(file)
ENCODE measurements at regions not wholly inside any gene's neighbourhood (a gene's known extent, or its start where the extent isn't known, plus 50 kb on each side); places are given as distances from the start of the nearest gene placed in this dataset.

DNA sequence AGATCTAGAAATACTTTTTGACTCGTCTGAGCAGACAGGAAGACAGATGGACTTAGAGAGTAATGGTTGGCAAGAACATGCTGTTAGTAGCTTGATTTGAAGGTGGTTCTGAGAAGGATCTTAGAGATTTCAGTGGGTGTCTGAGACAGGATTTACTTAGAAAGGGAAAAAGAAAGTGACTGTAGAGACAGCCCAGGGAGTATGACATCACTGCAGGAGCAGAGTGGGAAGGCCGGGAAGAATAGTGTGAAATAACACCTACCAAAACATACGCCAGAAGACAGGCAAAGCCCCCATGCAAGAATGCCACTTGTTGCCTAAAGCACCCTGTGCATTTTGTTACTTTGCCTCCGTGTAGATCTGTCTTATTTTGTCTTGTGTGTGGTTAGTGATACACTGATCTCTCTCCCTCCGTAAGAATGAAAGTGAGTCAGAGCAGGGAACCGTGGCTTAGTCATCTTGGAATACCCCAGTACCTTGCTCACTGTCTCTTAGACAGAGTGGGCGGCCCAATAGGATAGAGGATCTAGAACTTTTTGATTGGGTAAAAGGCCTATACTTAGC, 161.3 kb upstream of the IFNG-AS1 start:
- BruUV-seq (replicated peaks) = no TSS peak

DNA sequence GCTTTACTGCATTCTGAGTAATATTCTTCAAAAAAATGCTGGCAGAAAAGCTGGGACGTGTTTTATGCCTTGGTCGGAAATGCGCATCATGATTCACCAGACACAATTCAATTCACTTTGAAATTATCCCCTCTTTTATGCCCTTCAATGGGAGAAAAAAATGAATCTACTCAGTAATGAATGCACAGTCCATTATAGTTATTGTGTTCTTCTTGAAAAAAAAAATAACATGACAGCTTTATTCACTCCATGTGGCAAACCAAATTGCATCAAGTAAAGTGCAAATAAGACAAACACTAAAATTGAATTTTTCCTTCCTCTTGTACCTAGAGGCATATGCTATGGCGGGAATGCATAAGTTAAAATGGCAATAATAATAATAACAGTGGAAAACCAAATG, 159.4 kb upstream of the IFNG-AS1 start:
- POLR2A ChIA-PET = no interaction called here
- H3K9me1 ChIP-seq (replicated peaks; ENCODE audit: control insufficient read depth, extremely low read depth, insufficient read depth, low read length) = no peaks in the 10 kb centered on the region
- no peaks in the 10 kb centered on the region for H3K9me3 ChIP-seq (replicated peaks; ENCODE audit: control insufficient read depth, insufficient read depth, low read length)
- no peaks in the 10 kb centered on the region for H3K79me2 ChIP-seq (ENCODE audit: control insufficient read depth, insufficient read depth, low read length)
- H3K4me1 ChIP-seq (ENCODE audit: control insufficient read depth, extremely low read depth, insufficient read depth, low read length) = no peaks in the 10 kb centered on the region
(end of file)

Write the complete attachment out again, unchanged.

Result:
ENCODE measurements at regions not wholly inside any gene's neighbourhood (a gene's known extent, or its start where the extent isn't known, plus 50 kb on each side); places are given as distances from the start of the nearest gene placed in this dataset.

DNA sequence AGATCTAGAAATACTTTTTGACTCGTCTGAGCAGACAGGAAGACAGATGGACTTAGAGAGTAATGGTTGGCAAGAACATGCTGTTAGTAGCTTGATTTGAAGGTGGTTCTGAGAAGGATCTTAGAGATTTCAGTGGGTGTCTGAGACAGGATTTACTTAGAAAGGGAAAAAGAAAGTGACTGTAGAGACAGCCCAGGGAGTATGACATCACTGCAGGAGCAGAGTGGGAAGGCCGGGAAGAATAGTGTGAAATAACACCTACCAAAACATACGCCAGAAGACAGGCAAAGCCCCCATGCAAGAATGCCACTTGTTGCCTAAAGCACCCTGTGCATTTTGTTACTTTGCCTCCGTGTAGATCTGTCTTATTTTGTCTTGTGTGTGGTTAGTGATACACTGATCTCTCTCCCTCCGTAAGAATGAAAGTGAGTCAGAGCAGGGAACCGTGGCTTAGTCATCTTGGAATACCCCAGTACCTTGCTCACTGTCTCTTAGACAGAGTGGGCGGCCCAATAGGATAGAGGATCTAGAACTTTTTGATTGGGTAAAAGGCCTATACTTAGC, 161.3 kb upstream of the IFNG-AS1 start:
- BruUV-seq (replicated peaks) = no TSS peak

DNA sequence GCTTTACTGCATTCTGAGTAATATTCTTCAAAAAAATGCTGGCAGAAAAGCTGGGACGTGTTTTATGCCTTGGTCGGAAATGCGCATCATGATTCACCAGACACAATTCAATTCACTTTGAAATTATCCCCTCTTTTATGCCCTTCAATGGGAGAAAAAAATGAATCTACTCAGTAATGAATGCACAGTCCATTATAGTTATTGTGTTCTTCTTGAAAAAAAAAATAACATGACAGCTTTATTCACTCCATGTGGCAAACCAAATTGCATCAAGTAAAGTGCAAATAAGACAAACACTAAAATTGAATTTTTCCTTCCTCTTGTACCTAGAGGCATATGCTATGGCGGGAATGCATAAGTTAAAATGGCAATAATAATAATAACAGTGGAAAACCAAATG, 159.4 kb upstream of the IFNG-AS1 start:
- POLR2A ChIA-PET = no interaction called here
- H3K9me1 ChIP-seq (replicated peaks; ENCODE audit: control insufficient read depth, extremely low read depth, insufficient read depth, low read length) = no peaks in the 10 kb centered on the region
- no peaks in the 10 kb centered on the region for H3K9me3 ChIP-seq (replicated peaks; ENCODE audit: control insufficient read depth, insufficient read depth, low read length)
- no peaks in the 10 kb centered on the region for H3K79me2 ChIP-seq (ENCODE audit: control insufficient read depth, insufficient read depth, low read length)
- H3K4me1 ChIP-seq (ENCODE audit: control insufficient read depth, extremely low read depth, insufficient read depth, low read length) = no peaks in the 10 kb centered on the region